Harbaugh clarifies his understanding of QB protection
Jim Harbaugh (right) doesn't think current rules properly protect read-option quarterbacks from hard hits. (AP)
SANTA CLARA -- Coach Jim Harbaugh on Friday expressed his concerns about the rules that govern read-option quarterbacks.
He describes the NFL's interpretation of the rule as "flawed and biased.”
When asked why he feels it's biased, Harbaugh explained his position:
“But I believe that when a quarterback is handing a ball off or faking a ball, in the read option case he’s reading on an option play, he’s as defenseless as a quarterback who’s in the act of throwing. And I’m not advocating that they don’t hit the quarterback if he has the ball, but when he’s in the pocket I believe there should be a strike zone. The same strike zone that is given to the quarterback when he’s in the pocket and throwing the ball. I feel like you give a license now to players to hit quarterbacks at the knee or in the head, and it just seems to be a flip-flop of what the league’s trying to get accomplished. Players safety, I’ve heard [Falcons President and CEO and Competition Committee Chairman] Rich McKay talking about the Competition Committee looking into ways to reduce chop blocks or a player is getting hit at the knee and now you’re really opening up a door and giving a license to defensive players to say, ‘I couldn’t tell if he clearly had the ball or not, so now we can hit him in the knee or the head.’ It just, it doesn’t make sense.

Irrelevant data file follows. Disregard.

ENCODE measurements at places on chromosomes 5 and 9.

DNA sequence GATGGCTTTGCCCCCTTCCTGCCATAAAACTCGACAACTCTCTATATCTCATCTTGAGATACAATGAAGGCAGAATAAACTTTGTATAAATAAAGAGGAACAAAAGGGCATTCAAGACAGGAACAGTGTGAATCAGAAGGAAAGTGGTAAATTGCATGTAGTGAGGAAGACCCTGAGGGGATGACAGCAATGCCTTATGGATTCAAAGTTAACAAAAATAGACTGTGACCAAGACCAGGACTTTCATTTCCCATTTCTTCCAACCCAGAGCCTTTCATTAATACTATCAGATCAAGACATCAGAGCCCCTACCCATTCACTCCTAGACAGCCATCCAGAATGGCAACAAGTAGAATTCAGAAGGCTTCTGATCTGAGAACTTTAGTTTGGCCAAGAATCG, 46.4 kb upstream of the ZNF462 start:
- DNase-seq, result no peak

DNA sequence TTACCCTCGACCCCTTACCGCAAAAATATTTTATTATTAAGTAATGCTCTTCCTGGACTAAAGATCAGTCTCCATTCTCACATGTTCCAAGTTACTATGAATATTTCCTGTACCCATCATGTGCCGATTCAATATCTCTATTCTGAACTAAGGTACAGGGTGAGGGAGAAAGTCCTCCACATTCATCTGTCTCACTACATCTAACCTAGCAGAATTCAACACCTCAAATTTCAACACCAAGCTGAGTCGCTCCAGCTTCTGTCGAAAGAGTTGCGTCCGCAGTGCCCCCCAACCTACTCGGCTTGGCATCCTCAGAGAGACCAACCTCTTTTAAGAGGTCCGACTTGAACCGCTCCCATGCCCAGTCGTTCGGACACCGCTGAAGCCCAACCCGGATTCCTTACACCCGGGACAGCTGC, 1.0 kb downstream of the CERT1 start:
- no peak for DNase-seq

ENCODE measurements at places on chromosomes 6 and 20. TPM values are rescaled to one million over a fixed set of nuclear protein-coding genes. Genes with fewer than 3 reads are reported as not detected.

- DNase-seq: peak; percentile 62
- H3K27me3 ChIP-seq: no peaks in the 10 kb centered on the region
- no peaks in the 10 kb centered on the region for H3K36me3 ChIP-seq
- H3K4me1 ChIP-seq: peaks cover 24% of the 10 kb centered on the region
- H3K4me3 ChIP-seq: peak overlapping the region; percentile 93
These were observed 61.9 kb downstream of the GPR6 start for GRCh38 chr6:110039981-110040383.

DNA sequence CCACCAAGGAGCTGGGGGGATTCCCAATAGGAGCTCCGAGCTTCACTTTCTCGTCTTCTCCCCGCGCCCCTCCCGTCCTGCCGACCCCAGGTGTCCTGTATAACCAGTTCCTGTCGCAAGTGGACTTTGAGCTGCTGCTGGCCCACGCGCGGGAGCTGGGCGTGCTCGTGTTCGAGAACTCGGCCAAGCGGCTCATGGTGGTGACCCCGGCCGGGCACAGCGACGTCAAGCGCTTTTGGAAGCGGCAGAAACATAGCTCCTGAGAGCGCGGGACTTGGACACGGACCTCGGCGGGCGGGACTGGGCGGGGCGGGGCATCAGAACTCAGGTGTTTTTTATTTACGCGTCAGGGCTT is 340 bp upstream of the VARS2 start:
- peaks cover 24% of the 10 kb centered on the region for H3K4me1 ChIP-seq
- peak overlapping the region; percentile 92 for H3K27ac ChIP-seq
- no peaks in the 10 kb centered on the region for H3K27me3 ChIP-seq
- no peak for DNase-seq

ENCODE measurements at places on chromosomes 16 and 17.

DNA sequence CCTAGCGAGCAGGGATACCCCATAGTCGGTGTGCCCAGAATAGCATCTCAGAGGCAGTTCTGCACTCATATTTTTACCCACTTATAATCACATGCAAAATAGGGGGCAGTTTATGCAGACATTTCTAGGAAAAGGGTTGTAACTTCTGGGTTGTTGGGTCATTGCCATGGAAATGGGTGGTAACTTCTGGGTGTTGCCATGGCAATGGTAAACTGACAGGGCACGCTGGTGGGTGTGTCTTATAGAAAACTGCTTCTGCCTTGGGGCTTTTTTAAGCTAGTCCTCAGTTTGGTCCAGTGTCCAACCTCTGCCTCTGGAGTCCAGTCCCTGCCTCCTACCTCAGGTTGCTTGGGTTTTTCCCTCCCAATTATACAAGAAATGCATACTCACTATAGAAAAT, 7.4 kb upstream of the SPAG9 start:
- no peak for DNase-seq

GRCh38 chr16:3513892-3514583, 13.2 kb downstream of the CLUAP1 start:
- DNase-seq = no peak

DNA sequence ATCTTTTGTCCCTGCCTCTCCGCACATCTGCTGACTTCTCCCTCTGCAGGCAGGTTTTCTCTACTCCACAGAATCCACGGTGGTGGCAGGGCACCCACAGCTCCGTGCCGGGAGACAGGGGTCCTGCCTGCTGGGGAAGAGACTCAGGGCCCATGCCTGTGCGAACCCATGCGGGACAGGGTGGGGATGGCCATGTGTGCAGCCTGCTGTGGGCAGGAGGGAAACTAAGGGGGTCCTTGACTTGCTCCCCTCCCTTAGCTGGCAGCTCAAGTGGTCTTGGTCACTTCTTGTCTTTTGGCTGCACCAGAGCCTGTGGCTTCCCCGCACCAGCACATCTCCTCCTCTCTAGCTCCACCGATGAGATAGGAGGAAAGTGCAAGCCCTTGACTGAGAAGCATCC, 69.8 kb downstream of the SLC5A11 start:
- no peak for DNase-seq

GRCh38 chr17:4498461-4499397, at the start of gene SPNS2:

"Yeah, once the quarterback has indicated that he’s going to be a runner, then I believe that he is a runner and should be treated like a runner, but when he’s in the pocket in that vulnerable position, in that reading position, then I believe he should have the same protection as a quote unquote ‘throwing quarterback.’ And then how do you decide? Who makes that determination that a quarterback is making a fake whether he’s under center faking to a tailback or he’s in the shotgun faking a running back to a tailback. By definition a fake is a deception, it’s a deceptive maneuver. The quarterback that makes a fake and then waggles out on a bootleg, he’s a runner or a thrower. Now are they opened up to be hit in the head and the knees, treated like a running back? So, that’s how I feel about it. It seems simple, it seems like they would have more of an appetite to look at that and they’ve said they don’t have an appetite to look at it any further. So, that’s where we’re at.”